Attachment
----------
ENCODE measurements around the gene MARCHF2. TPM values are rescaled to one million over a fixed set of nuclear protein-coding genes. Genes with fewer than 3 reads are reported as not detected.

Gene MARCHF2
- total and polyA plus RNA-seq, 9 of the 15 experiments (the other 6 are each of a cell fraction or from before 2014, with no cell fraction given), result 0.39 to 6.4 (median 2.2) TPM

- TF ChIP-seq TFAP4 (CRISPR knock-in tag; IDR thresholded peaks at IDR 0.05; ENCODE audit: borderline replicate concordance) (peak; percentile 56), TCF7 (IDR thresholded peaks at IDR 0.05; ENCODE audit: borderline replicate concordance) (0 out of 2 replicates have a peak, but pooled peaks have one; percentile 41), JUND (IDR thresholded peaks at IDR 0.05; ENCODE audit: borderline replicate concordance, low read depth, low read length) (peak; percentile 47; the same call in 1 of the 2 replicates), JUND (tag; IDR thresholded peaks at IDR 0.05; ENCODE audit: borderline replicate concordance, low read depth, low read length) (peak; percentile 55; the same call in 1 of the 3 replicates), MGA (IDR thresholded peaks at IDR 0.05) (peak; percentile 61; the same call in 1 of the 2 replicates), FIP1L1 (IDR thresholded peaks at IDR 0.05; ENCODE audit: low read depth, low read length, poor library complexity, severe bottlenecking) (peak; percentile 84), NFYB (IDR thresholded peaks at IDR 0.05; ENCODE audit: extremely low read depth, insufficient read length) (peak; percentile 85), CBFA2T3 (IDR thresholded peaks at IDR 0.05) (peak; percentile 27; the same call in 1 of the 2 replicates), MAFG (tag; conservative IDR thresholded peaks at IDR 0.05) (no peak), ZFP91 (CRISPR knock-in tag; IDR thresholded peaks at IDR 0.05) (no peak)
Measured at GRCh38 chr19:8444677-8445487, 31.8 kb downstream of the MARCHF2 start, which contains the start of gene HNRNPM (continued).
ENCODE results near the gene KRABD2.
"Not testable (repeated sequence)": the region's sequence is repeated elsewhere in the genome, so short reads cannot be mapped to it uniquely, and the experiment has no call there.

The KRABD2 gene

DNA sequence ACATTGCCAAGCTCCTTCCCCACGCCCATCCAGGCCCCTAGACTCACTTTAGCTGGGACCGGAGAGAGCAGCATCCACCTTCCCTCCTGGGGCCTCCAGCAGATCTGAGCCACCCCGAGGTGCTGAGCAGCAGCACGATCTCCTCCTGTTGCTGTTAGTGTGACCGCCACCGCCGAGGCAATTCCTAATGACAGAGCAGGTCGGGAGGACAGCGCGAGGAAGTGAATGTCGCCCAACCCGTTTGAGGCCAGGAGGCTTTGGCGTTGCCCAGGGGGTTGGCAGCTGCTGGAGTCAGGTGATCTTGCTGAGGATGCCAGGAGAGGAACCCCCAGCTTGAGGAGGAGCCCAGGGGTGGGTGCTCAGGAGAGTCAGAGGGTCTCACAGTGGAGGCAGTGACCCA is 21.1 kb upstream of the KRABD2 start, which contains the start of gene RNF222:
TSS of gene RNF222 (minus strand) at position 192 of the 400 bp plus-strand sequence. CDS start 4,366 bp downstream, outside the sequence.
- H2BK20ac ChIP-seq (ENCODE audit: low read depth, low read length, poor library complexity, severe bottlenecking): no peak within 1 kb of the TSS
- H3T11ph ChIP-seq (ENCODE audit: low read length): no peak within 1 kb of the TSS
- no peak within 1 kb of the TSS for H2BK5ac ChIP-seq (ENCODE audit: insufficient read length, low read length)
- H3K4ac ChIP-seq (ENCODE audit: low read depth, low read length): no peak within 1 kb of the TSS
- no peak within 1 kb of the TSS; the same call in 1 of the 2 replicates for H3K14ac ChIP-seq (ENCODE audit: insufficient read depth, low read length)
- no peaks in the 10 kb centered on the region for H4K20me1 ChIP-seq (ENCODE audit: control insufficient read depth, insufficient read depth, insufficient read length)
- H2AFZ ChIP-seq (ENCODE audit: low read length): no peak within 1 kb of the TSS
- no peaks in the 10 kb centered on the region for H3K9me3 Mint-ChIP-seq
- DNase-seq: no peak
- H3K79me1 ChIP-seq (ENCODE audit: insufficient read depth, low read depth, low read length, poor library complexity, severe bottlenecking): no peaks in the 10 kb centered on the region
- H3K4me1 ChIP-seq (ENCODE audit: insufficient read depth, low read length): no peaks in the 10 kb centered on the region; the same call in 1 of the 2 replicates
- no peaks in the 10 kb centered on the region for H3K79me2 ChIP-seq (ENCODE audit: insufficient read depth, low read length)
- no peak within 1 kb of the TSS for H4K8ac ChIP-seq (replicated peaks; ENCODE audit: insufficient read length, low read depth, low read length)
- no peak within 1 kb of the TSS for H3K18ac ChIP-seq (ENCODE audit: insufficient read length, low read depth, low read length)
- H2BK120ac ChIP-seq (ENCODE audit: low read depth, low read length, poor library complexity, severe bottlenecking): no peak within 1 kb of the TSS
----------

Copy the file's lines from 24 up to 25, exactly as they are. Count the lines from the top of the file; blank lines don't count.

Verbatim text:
- no peak within 1 kb of the TSS for H3K18ac ChIP-seq (ENCODE audit: insufficient read length, low read depth, low read length)
- H2BK120ac ChIP-seq (ENCODE audit: low read depth, low read length, poor library complexity, severe bottlenecking): no peak within 1 kb of the TSS